Where once there was one billionaire owner in Abramovich, now there are five.
Boehly himself started his career as a banker and through Eldridge Investments, a company he co-founded, he now has $40bn-worth of interests in sports betting, restaurants, pizza parlours and the back catalogues of Bruce Springsteen and The Killers.
His own wealth – put at $4.5bn by Forbes – enables him to hold stakes in the Los Angeles Lakers and Los Angeles Dodgers.
However, despite his wide-ranging commitments, Boehly has brought a laser-like focus to Chelsea. He appears energised by the challenge and opportunity the club presents.
Securing Liverpool sporting director Michael Edwards (left) would be significant for Chelsea
After all, despite the glories of the Abramovich years, including the Champions League victory in 2021, Chelsea have not won the Premier League since 2017.
Boehly is said to be constantly available via email and has immersed himself in the business, attending the Premier League’s AGM in North Yorkshire, with co-owner, Behdad Eghbali.
In addition to the structural changes in how the club is run, he is also taking care of the day-to-day. According to Companies House, more than £161m of new shares have been issued since late May.
But his focus includes the football, too, watching the first team, women’s team and academy sides as the season drew to a close.
In taking on the role of interim sporting director, Boehly has put himself firmly at the heart of efforts to reshape Chelsea’s squad. And by making Raheem Sterling and Liverpool’s data guru Michael Edwards the Blues’ first targets, he has made clear his intention is to challenge City and the Reds – in every respect and right away.
Boehly has thrown down the gauntlet.
Boehly is keen to unlock the financial potential for footballers, like LeBron James has in NBA
However, the American has made clear he is not happy to just compete on the established terms of the Premier League. He envisions something bigger and better.
‘We think the global footprint of this sport is really undeveloped,’ Boehly told the Super Return International conference in Berlin earlier this month.
‘There are four billion fans of European football. There are 170 million fans of NFL. Global club football is a fraction of the NFL media money.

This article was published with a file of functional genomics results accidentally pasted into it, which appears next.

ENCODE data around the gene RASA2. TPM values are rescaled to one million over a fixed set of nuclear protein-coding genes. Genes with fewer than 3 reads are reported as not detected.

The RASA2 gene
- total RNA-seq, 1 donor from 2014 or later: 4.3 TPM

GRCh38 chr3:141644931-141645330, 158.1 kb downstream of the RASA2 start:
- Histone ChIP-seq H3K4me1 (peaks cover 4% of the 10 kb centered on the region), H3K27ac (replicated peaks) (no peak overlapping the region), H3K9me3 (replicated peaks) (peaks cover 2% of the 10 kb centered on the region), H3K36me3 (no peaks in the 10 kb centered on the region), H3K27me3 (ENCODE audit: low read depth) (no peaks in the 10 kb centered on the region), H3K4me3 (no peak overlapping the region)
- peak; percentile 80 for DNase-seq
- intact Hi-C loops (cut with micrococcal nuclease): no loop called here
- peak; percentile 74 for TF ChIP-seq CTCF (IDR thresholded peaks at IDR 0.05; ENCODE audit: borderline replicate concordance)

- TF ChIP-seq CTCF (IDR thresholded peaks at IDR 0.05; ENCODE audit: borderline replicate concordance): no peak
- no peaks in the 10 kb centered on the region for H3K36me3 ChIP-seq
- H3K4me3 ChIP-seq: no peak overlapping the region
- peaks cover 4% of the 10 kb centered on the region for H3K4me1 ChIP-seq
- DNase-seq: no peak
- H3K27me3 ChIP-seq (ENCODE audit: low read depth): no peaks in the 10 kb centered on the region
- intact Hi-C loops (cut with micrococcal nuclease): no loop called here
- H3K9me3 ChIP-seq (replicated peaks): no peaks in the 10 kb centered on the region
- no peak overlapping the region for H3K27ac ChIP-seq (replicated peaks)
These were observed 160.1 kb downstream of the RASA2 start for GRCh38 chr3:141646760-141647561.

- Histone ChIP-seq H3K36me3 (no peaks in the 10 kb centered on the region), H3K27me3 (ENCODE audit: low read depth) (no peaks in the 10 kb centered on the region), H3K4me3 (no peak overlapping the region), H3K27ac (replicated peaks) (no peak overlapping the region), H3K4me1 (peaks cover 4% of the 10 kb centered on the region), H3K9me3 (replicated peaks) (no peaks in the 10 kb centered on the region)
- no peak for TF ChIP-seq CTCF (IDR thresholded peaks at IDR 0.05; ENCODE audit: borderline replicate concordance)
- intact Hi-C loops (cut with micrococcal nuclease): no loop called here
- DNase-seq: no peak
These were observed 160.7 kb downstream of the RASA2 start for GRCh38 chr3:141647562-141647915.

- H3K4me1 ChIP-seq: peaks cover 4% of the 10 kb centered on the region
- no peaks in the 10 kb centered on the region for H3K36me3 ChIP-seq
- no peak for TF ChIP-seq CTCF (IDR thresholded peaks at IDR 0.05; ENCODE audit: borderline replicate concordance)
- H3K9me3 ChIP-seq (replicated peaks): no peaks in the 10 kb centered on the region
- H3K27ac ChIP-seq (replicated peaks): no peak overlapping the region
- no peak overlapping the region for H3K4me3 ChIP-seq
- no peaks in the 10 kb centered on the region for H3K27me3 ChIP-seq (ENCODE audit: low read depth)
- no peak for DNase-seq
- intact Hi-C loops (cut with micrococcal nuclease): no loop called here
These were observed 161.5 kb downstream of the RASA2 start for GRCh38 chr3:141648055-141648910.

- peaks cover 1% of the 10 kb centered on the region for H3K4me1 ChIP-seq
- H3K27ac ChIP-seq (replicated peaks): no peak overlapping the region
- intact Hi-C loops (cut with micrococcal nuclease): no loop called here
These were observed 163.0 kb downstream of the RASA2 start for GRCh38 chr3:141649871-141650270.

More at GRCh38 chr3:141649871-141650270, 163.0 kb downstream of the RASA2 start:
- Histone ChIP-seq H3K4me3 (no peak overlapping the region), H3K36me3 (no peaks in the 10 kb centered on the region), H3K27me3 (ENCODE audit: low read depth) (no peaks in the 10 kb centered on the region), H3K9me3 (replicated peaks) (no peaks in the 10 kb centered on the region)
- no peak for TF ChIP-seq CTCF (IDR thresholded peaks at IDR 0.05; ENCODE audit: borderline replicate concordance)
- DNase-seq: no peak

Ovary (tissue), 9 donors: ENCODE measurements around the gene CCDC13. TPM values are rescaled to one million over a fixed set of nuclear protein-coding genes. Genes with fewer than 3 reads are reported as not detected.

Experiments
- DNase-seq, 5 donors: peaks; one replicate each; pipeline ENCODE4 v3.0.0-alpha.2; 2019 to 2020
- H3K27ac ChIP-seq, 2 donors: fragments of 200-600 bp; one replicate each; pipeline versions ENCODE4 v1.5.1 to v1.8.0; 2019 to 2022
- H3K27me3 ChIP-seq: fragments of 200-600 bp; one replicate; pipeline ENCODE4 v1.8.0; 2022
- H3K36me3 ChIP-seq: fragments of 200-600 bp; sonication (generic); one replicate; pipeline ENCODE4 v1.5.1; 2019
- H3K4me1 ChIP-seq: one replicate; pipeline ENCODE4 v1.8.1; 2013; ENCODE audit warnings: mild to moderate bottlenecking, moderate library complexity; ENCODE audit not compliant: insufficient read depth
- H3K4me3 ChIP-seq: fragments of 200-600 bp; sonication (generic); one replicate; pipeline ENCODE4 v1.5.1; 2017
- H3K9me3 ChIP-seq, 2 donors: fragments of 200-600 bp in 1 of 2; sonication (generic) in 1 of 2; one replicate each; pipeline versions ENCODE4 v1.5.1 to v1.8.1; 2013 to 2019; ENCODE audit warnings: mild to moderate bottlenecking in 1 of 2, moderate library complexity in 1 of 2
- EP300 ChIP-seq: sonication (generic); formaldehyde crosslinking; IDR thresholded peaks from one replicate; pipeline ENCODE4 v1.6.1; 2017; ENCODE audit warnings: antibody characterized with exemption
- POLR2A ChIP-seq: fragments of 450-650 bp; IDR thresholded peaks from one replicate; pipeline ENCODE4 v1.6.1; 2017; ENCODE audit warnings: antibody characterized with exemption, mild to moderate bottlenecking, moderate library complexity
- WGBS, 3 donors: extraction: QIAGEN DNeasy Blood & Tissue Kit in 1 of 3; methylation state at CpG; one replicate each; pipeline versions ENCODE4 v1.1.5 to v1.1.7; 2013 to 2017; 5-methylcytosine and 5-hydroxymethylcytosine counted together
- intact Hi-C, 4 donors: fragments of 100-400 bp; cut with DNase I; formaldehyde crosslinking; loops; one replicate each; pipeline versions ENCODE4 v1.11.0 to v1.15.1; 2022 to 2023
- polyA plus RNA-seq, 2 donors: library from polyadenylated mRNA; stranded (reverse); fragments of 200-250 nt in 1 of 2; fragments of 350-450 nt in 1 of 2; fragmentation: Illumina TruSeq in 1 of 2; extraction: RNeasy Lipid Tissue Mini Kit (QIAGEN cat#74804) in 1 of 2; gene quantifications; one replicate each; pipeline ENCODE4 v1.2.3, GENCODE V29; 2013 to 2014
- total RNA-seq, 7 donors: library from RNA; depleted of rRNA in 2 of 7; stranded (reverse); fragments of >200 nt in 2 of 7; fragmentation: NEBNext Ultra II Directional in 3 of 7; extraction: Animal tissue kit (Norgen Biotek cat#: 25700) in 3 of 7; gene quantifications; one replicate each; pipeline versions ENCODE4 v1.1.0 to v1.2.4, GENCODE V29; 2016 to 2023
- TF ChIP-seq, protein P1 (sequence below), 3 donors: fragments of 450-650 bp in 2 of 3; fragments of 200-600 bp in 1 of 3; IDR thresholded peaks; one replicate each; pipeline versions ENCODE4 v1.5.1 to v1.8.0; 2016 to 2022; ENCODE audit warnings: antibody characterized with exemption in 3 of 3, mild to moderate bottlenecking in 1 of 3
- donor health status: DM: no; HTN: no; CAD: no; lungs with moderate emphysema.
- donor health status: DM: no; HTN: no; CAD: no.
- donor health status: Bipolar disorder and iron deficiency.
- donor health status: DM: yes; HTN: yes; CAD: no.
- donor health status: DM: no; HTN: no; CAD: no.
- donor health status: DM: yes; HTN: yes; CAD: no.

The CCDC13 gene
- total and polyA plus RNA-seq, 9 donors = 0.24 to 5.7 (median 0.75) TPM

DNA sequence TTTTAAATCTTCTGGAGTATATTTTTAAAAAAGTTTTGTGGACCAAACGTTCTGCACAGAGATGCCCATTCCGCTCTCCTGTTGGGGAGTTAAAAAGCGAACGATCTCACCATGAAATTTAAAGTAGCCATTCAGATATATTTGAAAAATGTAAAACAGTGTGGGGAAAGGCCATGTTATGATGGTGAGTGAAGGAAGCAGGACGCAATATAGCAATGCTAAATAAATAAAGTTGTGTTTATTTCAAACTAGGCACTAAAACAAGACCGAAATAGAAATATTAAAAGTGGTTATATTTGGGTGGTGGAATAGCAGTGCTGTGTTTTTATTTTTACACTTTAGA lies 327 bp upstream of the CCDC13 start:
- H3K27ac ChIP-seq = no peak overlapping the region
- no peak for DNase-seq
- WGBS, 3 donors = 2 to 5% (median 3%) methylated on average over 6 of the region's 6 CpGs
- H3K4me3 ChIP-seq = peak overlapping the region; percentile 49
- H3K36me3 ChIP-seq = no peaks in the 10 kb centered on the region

‘We are also going to be thinking about, how do we get more revenues for the players? If you look at LeBron James, for example, he has a whole business and a whole team dedicated to what’s not on the court.
‘So, I think there is opportunity to capture some of that American mentality into English sports and really develop them.’
While the open talk of money could conjure the spectre of a brash American out to make a quick buck, that image does not appear to fit Boehly.
He seems to recognise that the game’s – and the club’s – value is wrapped up in exciting, competitive football and making the correct decisions to deliver success on the pitch.
The approach is more City and Liverpool, than Manchester United.
Boehly has spoken against the European Super League, which Chelsea supported last year, and according to The Athletic, he wants the club’s Cobham training base to feature less commercial activity, so the players can focus on football.
Chelsea have enjoyed great success under Abramovich, but not won the league since 2017
And then there were nine….
For almost two decades one man ran Chelsea.
Whatever happened, Roman Abramovich picked up the tab and kept rolling the club forward by strength of personality and huge wealth.
Beneath him he developed a trusted team of Granovskaia, Buck and Cech, who managed the club’s affairs day-to-day.
When Abramovich was sanctioned, it was hard to imagine how a wealthier and more generous owner could be found. For the first time in almost 20 years, Chelsea’s future looked uncertain.
Boehly has assumed the interim role of sporting director in a transformed Chelsea board
But in the event, five billionaires have combined in a remarkably diverse board of multiple nationalities that also includes a journalist and a music promoter. It could hardly be more different.
The first sign of things to come came in early March, when Abramovich was looking to sell. However, while Boehly is now the face of Chelsea’s takeover, it was an octogenarian Swiss, called Hansjorg Wys, who first put his head above the parapet.
Swiss medical magnate Hansjorg Wyss let slip that Roman Abramovich wanted to sell Chelsea back in March
Wys, who is reportedly worth £4.3bn, made his money selling Synthes USA, the world’s largest maker of implants to mend bone fractures.
‘If I buy Chelsea, then [it will be] with a consortium consisting of six to seven investors,’ Wys told the Swiss newspaper Blick. And so, it proved.
On June 7, Blueco 22 was named at Companies House as having ‘significant control’ over Chelsea.